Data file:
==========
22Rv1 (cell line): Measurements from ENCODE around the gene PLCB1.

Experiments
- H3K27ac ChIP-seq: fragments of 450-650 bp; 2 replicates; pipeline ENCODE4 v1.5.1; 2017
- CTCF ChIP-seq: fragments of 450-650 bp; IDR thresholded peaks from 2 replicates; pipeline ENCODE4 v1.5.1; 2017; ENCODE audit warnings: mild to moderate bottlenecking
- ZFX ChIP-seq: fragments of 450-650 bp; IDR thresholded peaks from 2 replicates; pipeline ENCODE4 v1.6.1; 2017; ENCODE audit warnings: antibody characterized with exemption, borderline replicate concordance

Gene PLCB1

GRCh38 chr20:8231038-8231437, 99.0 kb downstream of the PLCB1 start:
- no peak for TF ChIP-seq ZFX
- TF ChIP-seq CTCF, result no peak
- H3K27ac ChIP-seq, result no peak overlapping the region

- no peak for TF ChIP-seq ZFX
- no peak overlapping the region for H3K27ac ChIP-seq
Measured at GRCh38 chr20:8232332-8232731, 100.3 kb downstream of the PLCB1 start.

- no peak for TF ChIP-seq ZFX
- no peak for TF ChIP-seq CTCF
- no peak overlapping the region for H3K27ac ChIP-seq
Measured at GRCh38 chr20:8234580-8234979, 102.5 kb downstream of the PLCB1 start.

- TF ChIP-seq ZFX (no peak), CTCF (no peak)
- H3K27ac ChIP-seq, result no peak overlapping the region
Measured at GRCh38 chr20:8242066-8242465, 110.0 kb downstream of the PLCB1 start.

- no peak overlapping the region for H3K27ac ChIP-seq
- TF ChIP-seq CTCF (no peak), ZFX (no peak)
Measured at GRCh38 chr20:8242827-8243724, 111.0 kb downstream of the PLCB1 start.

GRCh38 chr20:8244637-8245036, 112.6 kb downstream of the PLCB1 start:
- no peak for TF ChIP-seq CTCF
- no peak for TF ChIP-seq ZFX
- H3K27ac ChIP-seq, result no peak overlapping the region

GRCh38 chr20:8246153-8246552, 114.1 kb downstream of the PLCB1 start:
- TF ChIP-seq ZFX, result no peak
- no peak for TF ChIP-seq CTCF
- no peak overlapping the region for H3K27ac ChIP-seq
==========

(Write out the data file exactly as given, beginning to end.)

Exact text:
22Rv1 (cell line): Measurements from ENCODE around the gene PLCB1.

Experiments
- H3K27ac ChIP-seq: fragments of 450-650 bp; 2 replicates; pipeline ENCODE4 v1.5.1; 2017
- CTCF ChIP-seq: fragments of 450-650 bp; IDR thresholded peaks from 2 replicates; pipeline ENCODE4 v1.5.1; 2017; ENCODE audit warnings: mild to moderate bottlenecking
- ZFX ChIP-seq: fragments of 450-650 bp; IDR thresholded peaks from 2 replicates; pipeline ENCODE4 v1.6.1; 2017; ENCODE audit warnings: antibody characterized with exemption, borderline replicate concordance

Gene PLCB1

GRCh38 chr20:8231038-8231437, 99.0 kb downstream of the PLCB1 start:
- no peak for TF ChIP-seq ZFX
- TF ChIP-seq CTCF, result no peak
- H3K27ac ChIP-seq, result no peak overlapping the region

- no peak for TF ChIP-seq ZFX
- no peak overlapping the region for H3K27ac ChIP-seq
Measured at GRCh38 chr20:8232332-8232731, 100.3 kb downstream of the PLCB1 start.

- no peak for TF ChIP-seq ZFX
- no peak for TF ChIP-seq CTCF
- no peak overlapping the region for H3K27ac ChIP-seq
Measured at GRCh38 chr20:8234580-8234979, 102.5 kb downstream of the PLCB1 start.

- TF ChIP-seq ZFX (no peak), CTCF (no peak)
- H3K27ac ChIP-seq, result no peak overlapping the region
Measured at GRCh38 chr20:8242066-8242465, 110.0 kb downstream of the PLCB1 start.

- no peak overlapping the region for H3K27ac ChIP-seq
- TF ChIP-seq CTCF (no peak), ZFX (no peak)
Measured at GRCh38 chr20:8242827-8243724, 111.0 kb downstream of the PLCB1 start.

GRCh38 chr20:8244637-8245036, 112.6 kb downstream of the PLCB1 start:
- no peak for TF ChIP-seq CTCF
- no peak for TF ChIP-seq ZFX
- H3K27ac ChIP-seq, result no peak overlapping the region

GRCh38 chr20:8246153-8246552, 114.1 kb downstream of the PLCB1 start:
- TF ChIP-seq ZFX, result no peak
- no peak for TF ChIP-seq CTCF
- no peak overlapping the region for H3K27ac ChIP-seq